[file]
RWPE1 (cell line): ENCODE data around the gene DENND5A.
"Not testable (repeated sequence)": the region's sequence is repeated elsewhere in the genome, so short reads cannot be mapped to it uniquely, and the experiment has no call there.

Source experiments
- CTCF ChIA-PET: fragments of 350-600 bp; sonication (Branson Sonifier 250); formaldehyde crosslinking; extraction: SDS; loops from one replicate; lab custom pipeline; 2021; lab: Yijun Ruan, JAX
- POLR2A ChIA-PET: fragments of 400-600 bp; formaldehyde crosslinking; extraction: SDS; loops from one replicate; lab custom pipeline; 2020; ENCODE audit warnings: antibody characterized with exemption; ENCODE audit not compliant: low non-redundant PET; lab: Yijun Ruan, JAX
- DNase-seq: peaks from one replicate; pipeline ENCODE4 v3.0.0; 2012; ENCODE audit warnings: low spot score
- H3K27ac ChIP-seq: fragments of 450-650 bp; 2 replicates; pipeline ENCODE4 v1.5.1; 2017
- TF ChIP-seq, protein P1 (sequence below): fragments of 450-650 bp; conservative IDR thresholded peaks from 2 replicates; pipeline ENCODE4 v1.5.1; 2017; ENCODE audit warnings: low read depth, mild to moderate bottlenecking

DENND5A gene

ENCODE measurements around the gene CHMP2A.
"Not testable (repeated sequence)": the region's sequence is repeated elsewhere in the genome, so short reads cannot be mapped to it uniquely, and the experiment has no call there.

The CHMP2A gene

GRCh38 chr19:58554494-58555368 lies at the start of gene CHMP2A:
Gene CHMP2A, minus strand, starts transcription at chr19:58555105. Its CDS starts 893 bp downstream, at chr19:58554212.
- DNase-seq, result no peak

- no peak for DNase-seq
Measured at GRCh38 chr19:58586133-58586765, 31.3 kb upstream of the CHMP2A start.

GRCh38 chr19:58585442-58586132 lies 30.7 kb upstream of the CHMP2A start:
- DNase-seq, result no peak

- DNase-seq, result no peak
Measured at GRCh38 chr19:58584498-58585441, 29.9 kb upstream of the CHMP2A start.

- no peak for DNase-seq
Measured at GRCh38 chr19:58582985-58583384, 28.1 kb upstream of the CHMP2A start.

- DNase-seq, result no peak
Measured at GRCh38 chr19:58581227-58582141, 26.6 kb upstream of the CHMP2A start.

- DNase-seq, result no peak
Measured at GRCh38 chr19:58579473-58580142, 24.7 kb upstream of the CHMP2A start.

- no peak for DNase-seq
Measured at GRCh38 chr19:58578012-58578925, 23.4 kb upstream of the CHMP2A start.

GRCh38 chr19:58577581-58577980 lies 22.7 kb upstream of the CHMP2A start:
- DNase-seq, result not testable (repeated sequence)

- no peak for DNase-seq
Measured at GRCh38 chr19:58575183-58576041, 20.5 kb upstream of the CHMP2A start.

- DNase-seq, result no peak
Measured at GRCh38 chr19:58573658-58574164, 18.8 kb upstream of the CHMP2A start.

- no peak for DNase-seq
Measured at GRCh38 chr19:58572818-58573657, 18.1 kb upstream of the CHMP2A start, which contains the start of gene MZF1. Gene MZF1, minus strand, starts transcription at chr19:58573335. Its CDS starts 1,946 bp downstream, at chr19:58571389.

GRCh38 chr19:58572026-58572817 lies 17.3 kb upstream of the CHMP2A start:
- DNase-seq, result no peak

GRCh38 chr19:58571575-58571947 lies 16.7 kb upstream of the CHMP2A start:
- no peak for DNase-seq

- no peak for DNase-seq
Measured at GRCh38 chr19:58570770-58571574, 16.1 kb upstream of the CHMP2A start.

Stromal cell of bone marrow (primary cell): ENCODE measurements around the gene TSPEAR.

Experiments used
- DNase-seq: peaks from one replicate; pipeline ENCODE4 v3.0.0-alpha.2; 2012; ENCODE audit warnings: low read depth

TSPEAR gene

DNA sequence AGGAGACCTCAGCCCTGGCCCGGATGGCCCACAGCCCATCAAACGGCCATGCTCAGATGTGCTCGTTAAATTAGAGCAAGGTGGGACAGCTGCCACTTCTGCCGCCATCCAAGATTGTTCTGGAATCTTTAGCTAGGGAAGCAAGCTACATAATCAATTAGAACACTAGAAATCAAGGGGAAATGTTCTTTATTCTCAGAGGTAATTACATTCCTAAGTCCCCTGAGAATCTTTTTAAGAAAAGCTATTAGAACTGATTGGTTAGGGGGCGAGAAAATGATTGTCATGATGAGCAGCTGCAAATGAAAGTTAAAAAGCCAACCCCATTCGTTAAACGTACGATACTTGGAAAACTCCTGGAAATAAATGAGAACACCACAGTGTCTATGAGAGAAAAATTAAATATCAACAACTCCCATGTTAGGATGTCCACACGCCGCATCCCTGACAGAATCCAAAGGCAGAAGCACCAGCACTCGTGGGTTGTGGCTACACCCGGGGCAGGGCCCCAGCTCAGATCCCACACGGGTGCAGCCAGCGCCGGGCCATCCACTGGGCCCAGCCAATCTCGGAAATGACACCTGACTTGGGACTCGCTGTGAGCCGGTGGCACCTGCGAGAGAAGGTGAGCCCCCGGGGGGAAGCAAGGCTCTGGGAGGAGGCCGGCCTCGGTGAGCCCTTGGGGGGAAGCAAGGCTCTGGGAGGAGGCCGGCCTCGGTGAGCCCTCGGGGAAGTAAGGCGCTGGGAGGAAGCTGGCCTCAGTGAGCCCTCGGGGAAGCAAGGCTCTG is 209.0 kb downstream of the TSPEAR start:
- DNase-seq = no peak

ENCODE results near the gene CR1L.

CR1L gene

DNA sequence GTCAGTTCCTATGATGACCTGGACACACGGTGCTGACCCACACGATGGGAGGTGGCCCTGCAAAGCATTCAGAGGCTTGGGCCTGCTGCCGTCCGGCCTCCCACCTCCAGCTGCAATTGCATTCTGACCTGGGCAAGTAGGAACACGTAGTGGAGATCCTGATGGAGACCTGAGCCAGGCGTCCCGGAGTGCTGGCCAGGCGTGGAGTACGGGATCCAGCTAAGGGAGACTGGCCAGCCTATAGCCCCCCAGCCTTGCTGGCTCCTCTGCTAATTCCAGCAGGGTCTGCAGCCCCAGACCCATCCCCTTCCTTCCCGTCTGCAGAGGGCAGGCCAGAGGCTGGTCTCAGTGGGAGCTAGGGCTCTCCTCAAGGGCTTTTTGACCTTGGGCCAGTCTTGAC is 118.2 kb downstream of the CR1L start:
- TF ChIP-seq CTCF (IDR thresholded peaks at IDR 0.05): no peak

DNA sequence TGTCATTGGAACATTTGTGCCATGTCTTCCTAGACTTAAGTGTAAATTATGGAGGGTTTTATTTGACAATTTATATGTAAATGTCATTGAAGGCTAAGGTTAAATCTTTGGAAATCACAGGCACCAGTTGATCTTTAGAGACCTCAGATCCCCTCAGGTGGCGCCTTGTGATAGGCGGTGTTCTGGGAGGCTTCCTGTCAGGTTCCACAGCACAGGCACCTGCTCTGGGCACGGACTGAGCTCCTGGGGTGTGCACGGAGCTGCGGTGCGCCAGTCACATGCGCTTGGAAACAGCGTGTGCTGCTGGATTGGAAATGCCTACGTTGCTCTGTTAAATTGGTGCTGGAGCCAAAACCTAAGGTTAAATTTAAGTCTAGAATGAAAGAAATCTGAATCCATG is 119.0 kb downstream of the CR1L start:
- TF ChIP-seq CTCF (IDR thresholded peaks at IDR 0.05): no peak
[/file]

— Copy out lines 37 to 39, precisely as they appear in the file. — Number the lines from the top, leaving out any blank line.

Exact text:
Measured at GRCh38 chr19:58572818-58573657, 18.1 kb upstream of the CHMP2A start, which contains the start of gene MZF1. Gene MZF1, minus strand, starts transcription at chr19:58573335. Its CDS starts 1,946 bp downstream, at chr19:58571389.

GRCh38 chr19:58572026-58572817 lies 17.3 kb upstream of the CHMP2A start:
- DNase-seq, result no peak